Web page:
Eight healthy adults with previous lifetime use of a classic hallucinogen and at least one instance of salvia divinorum use in the past 5 years inhaled up to 16 ascending doses of vaporized salvinorin A (0.375–21 μg/kg). 9 A minimum of 24 h separated each drug administration session. Data from placebo, 9, 15, and 19.5 μg/kg doses were used for comparison in this study, as these doses of salvinorin A roughly corresponded to low, moderate, and high doses of psilocybin 5 on ratings of drug effect intensity.
Hallucinogen effects assessment
Participants across studies completed the Hallucinogen Rating Scale (HRS). 22 The HRS has been widely used to investigate the effects of a range of classic hallucinogens, including DMT, 23–26 psilocybin, 4,5 2C-B, 27 and 3,4-methylenedioxy-N-ethylamphetamine. 28 The HRS contains 59 items that are rated using a 5-point scale (0—not at all, 1—slightly, 2—moderately, 3—very much, 4—extremely) and scored with subscales indicating the degree of change that occurs during an acute drug experience from a more typical everyday experience across six dimensions (with example items for each dimension): Intensity (“high,” “a rush”), Somaesthesia (“change in body temperature,” “electric/tingling feeling”), Affect (“panic,” “euphoria”), Perception (“change in distinctiveness of sounds,” “change in brightness of objects in room”), Cognition (“change in rate of thinking,” “change in quality of thinking”), and Volition (“in control,” “able to move around if asked to”). Subscale scores were calculated as the average rating on all items that load onto each subscale.
Average scores from the HRS were computed for each drug condition in each study, and plotted along with the HRS scores from responses for each dose and route of administration reported by H.C. A one-sample Student’s t-test was used to compare HRS scores from each drug condition in each study to the HRS scores for H.C. during the experimental session (vaporized cannabis containing 25 mg THC) in which he self-reported experiencing hallucinations.
H.C. presented as a medically and psychiatrically healthy 30-year-old Caucasian male. He denied a history of significant health and psychiatric conditions and denied a family history of psychosis. He endorsed prior cannabis use, denied a history of any significant adverse effects associated with prior use, and he disclosed that 6 years had passed since he last used cannabis. He reported weekly use of alcohol and caffeine and denied use of nicotine/tobacco products and illicit drugs. He endorsed use of over-the-counter medication as needed for seasonal allergies. During the first three study sessions, he smoked cannabis that contained 0, 10, or 25 mg THC through hand-held pipe. Dose-related subjective drug effects, cardiovascular effects, and impairment on cognitive performance assessments were observed as expected. On the fourth experimental session (as with other experimental sessions), baseline assessments were within normal limits and urine drug screening (for common drugs of abuse) and breath alcohol tests were negative. After consuming a standard low-fat breakfast, the participant self-administered vaporized cannabis that contained 25 mg THC within 10 min (per protocol). Acute drug effects escalated in magnitude for the first 20 min following inhalation. He had difficulty responding to staff inquiries, was unable to complete self-report questionnaires, had difficulty keeping his head up, and appeared to periodically fall asleep or lose consciousness despite encouragement by research staff to stay awake and continue. He was unable to maintain a balanced, steady gait when he walked.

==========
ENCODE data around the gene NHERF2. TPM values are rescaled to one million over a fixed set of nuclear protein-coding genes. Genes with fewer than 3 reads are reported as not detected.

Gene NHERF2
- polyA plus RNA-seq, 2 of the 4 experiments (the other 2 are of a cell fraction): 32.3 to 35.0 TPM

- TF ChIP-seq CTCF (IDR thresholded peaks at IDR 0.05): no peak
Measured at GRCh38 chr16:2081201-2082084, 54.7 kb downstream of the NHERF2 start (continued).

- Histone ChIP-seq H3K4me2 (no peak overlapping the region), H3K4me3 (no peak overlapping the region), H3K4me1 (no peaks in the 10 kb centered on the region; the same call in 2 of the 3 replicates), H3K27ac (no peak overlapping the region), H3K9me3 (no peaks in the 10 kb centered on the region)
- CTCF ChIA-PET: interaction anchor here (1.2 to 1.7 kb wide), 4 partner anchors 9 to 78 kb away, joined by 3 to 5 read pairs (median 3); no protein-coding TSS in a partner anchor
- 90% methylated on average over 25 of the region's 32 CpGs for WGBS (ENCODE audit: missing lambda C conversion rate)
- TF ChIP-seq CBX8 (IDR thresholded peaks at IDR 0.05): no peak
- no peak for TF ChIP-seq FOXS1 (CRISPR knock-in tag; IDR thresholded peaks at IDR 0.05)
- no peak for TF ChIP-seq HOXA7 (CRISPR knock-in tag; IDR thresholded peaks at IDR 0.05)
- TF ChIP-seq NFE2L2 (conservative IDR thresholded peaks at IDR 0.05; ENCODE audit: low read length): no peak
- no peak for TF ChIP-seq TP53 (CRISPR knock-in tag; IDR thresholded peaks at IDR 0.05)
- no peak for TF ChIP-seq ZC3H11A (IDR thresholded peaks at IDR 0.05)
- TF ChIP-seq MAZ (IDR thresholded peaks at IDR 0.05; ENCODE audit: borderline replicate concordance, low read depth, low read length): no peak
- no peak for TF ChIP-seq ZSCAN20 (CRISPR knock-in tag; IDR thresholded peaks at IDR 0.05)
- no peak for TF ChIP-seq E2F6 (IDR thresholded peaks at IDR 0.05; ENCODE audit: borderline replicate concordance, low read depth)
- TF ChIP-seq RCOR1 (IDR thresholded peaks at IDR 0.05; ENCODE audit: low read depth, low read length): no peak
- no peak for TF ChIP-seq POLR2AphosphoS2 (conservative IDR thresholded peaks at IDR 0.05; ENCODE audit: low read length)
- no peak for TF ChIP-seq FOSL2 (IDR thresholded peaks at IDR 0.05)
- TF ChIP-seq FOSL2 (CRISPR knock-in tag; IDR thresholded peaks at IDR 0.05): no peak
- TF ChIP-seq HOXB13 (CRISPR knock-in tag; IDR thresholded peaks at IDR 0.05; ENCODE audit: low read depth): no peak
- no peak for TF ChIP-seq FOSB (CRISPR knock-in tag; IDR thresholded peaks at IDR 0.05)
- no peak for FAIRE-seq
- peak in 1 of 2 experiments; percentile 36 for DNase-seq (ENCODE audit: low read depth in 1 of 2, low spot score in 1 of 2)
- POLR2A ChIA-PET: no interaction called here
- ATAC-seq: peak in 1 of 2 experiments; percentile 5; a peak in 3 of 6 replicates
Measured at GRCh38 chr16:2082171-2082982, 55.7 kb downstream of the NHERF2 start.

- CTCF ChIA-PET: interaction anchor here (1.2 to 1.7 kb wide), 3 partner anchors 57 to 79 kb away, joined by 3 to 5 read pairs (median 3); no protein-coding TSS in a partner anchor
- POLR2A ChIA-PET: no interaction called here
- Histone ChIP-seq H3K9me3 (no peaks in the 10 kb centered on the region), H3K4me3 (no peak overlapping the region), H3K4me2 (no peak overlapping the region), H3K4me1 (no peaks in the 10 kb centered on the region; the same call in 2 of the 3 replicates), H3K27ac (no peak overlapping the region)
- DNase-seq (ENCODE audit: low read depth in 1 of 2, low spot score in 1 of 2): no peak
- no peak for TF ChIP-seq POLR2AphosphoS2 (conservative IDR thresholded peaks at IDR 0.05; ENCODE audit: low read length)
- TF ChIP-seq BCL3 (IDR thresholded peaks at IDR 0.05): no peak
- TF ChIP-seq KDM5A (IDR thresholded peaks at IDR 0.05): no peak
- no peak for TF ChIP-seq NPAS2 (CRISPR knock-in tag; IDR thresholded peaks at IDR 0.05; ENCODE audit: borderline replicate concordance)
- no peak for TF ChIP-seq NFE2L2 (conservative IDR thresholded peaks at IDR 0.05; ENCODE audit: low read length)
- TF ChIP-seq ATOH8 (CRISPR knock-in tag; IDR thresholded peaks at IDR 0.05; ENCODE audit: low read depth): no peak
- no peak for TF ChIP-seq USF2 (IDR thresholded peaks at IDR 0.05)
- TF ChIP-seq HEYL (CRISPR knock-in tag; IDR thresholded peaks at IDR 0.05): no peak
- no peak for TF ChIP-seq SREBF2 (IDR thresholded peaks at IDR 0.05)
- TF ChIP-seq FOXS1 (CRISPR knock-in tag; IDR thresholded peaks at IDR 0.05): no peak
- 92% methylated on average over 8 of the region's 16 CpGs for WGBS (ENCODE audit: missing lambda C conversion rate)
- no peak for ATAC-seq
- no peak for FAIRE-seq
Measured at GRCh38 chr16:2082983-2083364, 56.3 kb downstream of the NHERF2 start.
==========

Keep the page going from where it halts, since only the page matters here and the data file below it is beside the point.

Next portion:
H.C. displayed behavior consistent with heavy sedation. The volunteer had difficulty maintaining consciousness and, at times, would not respond to verbal inquiries by study staff. He was under direct supervision of medical staff and neither his vital signs nor his behavior required medical intervention. He was able to complete a self-reported drug effect questionnaire, but had extreme difficulty completing cognitive performance assessments in the first 90 min following drug exposure. When he did speak, he reported feeling faint, dizzy, nauseated and that he was experiencing tingling sensations in his arms and legs and pain at the base of his neck.
Quantitative analysis (LC/MS/MS) of whole blood collected 10 min after the completion of cannabis administration (peak level measured in this study) showed 16 ng/mL THC, 3 ng/mL 11-OH-THC, and 17 ng/mL THC-COOH for H.C. These are consistent with mean values (14 ng/mL THC, 2 ng/mL 11-OH-THC, and 7 ng/mL THC-COOH) observed for all participants in this study at that time point and dose of vaporized cannabis. 29 Analysis of whole blood collected 10 min after the completion of cannabis administration in the smoked condition for the same dose level for H.C. (25 mg THC) showed 1 ng/mL THC, 1 ng/mL 11-OH-THC, and 4 ng/mL THC-COOH, and these values are consistent with mean values observed for all participants in this study at that time point and dose of smoked cannabis. 29